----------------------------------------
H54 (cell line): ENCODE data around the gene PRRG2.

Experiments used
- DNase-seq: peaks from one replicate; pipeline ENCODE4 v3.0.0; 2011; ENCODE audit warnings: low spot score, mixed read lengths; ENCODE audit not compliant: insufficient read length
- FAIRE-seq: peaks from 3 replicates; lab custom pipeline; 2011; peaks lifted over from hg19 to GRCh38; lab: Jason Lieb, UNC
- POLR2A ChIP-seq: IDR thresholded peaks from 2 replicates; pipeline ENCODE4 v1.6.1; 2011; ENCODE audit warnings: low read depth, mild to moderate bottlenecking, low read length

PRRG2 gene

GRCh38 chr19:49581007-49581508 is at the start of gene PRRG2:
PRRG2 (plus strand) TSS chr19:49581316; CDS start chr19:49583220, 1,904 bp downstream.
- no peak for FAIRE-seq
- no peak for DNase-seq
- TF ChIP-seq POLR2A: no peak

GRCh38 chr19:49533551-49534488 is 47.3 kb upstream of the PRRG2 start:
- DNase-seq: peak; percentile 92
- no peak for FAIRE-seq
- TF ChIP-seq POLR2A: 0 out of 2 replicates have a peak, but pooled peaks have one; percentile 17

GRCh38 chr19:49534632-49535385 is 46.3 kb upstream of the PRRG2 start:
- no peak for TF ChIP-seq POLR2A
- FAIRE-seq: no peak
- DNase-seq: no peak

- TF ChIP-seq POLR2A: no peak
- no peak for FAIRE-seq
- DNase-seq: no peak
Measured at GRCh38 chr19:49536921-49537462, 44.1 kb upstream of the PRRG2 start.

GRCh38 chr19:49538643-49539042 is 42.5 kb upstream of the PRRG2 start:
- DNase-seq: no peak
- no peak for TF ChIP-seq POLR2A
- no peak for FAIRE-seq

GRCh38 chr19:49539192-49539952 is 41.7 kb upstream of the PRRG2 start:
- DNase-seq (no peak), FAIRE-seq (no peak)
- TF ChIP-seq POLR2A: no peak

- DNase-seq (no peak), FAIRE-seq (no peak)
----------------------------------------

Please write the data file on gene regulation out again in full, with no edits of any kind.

H54 (cell line): ENCODE data around the gene PRRG2.

Experiments used
- DNase-seq: peaks from one replicate; pipeline ENCODE4 v3.0.0; 2011; ENCODE audit warnings: low spot score, mixed read lengths; ENCODE audit not compliant: insufficient read length
- FAIRE-seq: peaks from 3 replicates; lab custom pipeline; 2011; peaks lifted over from hg19 to GRCh38; lab: Jason Lieb, UNC
- POLR2A ChIP-seq: IDR thresholded peaks from 2 replicates; pipeline ENCODE4 v1.6.1; 2011; ENCODE audit warnings: low read depth, mild to moderate bottlenecking, low read length

PRRG2 gene

GRCh38 chr19:49581007-49581508 is at the start of gene PRRG2:
PRRG2 (plus strand) TSS chr19:49581316; CDS start chr19:49583220, 1,904 bp downstream.
- no peak for FAIRE-seq
- no peak for DNase-seq
- TF ChIP-seq POLR2A: no peak

GRCh38 chr19:49533551-49534488 is 47.3 kb upstream of the PRRG2 start:
- DNase-seq: peak; percentile 92
- no peak for FAIRE-seq
- TF ChIP-seq POLR2A: 0 out of 2 replicates have a peak, but pooled peaks have one; percentile 17

GRCh38 chr19:49534632-49535385 is 46.3 kb upstream of the PRRG2 start:
- no peak for TF ChIP-seq POLR2A
- FAIRE-seq: no peak
- DNase-seq: no peak

- TF ChIP-seq POLR2A: no peak
- no peak for FAIRE-seq
- DNase-seq: no peak
Measured at GRCh38 chr19:49536921-49537462, 44.1 kb upstream of the PRRG2 start.

GRCh38 chr19:49538643-49539042 is 42.5 kb upstream of the PRRG2 start:
- DNase-seq: no peak
- no peak for TF ChIP-seq POLR2A
- no peak for FAIRE-seq

GRCh38 chr19:49539192-49539952 is 41.7 kb upstream of the PRRG2 start:
- DNase-seq (no peak), FAIRE-seq (no peak)
- TF ChIP-seq POLR2A: no peak

- DNase-seq (no peak), FAIRE-seq (no peak)